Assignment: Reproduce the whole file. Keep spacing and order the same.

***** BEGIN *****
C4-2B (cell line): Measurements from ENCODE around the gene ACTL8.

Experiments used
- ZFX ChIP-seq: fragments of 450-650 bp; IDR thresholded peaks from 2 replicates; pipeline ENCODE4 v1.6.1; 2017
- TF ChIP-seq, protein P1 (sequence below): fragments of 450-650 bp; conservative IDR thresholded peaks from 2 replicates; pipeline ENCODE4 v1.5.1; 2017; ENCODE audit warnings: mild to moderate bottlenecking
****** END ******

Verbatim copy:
C4-2B (cell line): Measurements from ENCODE around the gene ACTL8.

Experiments used
- ZFX ChIP-seq: fragments of 450-650 bp; IDR thresholded peaks from 2 replicates; pipeline ENCODE4 v1.6.1; 2017
- TF ChIP-seq, protein P1 (sequence below): fragments of 450-650 bp; conservative IDR thresholded peaks from 2 replicates; pipeline ENCODE4 v1.5.1; 2017; ENCODE audit warnings: mild to moderate bottlenecking